Jason Calacanis has penned what I think is one of the most thoughtful and insightful posts on the current obsession with social networking and web relationships that I’ve read to date. If you are at all interested in the future of this small ‘chosm -which is what it is of course, very small in real terms – we call the Web, then I strongly suggest you read it.
I won’t go on about it, but it’s a sobering viewpoint that we should note as this nascent community starts to spill out into the real world in earnest. This and Michael Arrington’s recent post on taking a break from online, are extremely powerful and definitive signposts of something greater, and we, publishers, readers and community, ignore them at our peril.
The final thing I will say is this. When we started out to use all this online stuff, the goal was not financial enrichment, it was just to communicate, to Cluetrain the conversation if you like. Very much a give and take. The first wave of dumb Web 1.0 money was risible and most of us watching the train wreck had a good chuckle and continued on our way. But this latest round of, if not dumb, then certainly obsessive, money chasing eyeballs, followers, friends, page views or whatever comes next is not so healthy either.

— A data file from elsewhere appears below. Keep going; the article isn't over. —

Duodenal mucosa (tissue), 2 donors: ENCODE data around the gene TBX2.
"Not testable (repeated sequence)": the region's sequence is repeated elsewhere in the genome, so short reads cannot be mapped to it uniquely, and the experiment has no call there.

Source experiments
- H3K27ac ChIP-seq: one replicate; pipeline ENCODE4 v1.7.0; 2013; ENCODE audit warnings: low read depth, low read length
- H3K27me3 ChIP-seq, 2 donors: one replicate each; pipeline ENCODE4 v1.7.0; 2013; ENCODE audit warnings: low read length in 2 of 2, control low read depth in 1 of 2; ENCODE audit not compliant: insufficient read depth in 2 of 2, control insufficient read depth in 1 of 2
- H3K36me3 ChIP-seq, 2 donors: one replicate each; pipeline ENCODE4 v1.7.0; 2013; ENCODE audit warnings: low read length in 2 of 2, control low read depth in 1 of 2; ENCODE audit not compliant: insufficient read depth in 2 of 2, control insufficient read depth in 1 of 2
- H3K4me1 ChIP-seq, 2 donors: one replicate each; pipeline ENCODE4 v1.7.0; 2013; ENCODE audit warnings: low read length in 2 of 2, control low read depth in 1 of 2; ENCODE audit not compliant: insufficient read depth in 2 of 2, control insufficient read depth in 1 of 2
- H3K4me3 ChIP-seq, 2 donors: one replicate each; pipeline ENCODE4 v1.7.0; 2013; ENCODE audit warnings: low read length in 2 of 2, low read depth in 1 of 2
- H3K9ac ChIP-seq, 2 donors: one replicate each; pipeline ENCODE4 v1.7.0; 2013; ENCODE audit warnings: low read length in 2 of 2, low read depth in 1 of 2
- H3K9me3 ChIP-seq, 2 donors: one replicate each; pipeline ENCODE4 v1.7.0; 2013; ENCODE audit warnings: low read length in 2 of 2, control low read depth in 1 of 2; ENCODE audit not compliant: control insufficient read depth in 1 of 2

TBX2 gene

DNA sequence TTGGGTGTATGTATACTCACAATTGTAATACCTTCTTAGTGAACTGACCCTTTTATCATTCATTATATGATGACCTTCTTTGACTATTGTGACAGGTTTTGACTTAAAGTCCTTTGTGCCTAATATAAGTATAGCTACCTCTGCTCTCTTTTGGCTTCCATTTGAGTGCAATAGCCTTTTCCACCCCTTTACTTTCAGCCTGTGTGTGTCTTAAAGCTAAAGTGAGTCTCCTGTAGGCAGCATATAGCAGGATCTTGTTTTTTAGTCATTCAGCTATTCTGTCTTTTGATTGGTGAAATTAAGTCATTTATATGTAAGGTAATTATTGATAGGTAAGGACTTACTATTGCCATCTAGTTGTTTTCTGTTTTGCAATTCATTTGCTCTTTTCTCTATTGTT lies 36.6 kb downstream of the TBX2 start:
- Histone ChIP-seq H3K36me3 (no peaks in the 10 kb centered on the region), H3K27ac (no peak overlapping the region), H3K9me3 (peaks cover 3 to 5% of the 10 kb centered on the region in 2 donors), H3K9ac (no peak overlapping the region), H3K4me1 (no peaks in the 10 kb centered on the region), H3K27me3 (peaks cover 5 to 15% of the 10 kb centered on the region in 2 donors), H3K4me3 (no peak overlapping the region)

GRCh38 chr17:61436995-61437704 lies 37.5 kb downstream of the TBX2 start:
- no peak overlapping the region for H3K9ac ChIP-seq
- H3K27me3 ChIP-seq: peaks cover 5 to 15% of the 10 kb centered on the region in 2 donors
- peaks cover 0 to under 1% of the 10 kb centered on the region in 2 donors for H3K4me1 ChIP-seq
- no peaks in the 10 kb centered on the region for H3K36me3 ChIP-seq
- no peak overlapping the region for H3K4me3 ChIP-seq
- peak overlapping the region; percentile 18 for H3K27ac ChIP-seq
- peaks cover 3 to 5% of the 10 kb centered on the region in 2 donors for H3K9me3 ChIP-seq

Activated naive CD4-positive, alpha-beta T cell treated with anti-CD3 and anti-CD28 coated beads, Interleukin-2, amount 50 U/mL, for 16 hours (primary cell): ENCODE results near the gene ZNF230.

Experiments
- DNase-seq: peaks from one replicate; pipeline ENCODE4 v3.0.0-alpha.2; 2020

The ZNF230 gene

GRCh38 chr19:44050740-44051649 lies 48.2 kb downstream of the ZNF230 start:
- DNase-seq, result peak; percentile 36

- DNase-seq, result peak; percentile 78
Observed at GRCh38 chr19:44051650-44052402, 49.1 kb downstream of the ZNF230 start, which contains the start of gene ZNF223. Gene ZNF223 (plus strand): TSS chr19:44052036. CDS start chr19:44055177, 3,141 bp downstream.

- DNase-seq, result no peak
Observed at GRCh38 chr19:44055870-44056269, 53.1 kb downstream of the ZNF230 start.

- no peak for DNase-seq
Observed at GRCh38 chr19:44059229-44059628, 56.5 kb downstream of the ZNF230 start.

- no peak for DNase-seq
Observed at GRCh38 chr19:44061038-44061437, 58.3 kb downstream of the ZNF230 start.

Yes we need a commercial side to the Web to help fund its growth and success across the globe, but perhaps we should ask just how much we’re willing to pay in terms of the loss of that early friendly community that made it all such a cool and interesting place to be. If we lose the community then really we lose the Web, to a bunch of greedy, selfish and ruthless suits, in much the same way the music industry was wrecked by legions of lawyers and accountants without an ounce of creativity in their bones. There are already signs of it, in the way the major blog properties have been bought, traded and treated like disposable objects.
The web is so much more than just a place to make some quick cash, make a name for yourself or pimp your products. It’s a destroyer of barriers, a way to remove the fear of the unknown, and most importantly a massively important way to bring the fragmented inhabitants of this place we call Earth together in peaceful communication. Idealistic? Yep. Naive? Maybe. Realistic? Definitely.
OK, that’s it, I won’t labour the point. Let’s hope we get some balance back soon. There’s no clear answer, except to be aware of the power of money and personality to damage truth if we don’t watch out. Which is why it’s essential that we support and nurture the EFF and other such organisations I guess. Peace out!
If you do choose to flame me, I’d ask that you attempt to throttle back your IAS and see me not as an email-producing object, but rather as a 38-year-old searching for answers at the mid-way point in his life, when his collective experience equals his remaining time to experience life. That’s really who I am–just another kid on verge of being old who spends a lot of time thinking about the half-way mark. Be gentle with me.